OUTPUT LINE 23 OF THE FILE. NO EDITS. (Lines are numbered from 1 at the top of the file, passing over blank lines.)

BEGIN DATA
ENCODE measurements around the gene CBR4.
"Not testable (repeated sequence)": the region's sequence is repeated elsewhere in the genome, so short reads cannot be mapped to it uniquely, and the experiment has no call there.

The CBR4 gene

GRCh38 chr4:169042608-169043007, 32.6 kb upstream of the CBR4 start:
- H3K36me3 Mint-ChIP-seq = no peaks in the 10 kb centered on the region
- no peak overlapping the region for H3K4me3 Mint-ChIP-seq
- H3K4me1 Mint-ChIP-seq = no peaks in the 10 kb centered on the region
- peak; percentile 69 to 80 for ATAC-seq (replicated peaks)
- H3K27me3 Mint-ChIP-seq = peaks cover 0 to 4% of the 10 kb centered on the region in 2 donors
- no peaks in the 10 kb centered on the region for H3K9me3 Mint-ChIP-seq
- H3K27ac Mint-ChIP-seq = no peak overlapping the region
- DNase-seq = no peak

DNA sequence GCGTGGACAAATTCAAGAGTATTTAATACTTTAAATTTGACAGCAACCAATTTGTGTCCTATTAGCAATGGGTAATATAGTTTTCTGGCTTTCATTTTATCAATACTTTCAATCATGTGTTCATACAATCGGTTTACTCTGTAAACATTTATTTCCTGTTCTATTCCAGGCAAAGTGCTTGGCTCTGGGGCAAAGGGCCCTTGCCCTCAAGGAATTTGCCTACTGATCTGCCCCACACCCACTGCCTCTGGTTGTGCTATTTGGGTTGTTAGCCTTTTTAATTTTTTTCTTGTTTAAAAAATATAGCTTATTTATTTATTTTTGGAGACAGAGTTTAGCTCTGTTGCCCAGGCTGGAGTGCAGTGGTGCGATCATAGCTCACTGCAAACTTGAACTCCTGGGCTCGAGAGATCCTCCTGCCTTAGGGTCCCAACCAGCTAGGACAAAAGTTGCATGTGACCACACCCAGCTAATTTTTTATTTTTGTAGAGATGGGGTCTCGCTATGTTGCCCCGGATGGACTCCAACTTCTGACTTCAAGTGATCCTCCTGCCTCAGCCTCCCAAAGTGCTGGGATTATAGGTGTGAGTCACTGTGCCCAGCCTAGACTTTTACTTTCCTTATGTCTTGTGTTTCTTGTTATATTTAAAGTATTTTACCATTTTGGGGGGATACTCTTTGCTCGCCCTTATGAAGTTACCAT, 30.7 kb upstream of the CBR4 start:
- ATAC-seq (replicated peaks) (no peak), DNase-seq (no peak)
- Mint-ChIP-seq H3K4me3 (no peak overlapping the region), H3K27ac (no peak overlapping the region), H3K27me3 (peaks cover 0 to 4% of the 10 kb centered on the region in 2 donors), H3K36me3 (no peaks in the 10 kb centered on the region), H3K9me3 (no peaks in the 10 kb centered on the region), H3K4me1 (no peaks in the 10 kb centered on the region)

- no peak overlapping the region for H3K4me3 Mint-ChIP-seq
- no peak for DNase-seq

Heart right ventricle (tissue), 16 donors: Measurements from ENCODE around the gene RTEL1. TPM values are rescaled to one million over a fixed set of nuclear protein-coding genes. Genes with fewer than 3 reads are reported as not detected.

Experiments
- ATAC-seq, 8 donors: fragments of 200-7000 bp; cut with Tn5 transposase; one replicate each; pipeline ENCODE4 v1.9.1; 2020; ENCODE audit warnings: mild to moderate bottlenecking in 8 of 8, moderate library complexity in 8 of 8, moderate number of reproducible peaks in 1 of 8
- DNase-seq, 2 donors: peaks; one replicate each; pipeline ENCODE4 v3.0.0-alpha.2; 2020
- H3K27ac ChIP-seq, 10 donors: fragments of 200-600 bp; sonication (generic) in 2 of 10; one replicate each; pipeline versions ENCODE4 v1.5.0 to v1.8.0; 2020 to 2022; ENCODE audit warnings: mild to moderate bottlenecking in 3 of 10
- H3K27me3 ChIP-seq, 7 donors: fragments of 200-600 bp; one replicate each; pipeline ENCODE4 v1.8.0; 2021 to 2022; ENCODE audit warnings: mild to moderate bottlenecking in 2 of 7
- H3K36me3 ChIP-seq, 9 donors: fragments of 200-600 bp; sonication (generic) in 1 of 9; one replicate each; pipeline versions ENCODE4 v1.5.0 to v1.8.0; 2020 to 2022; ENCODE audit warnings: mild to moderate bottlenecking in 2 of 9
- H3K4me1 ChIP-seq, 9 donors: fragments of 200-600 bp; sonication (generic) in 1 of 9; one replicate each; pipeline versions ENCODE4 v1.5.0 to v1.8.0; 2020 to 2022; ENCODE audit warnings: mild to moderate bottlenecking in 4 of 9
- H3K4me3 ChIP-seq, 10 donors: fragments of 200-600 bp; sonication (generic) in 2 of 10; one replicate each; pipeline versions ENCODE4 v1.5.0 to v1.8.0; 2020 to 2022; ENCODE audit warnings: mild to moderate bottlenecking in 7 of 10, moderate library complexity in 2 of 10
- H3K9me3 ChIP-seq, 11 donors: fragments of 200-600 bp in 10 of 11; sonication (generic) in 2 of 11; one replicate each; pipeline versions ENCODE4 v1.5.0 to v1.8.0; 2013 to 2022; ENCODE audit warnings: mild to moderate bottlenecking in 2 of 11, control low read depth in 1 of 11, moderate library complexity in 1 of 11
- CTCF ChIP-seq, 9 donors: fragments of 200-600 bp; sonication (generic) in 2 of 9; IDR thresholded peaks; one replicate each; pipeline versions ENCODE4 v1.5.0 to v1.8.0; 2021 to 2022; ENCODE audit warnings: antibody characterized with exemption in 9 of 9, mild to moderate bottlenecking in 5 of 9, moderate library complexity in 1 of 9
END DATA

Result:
- H3K27me3 ChIP-seq, 7 donors: fragments of 200-600 bp; one replicate each; pipeline ENCODE4 v1.8.0; 2021 to 2022; ENCODE audit warnings: mild to moderate bottlenecking in 2 of 7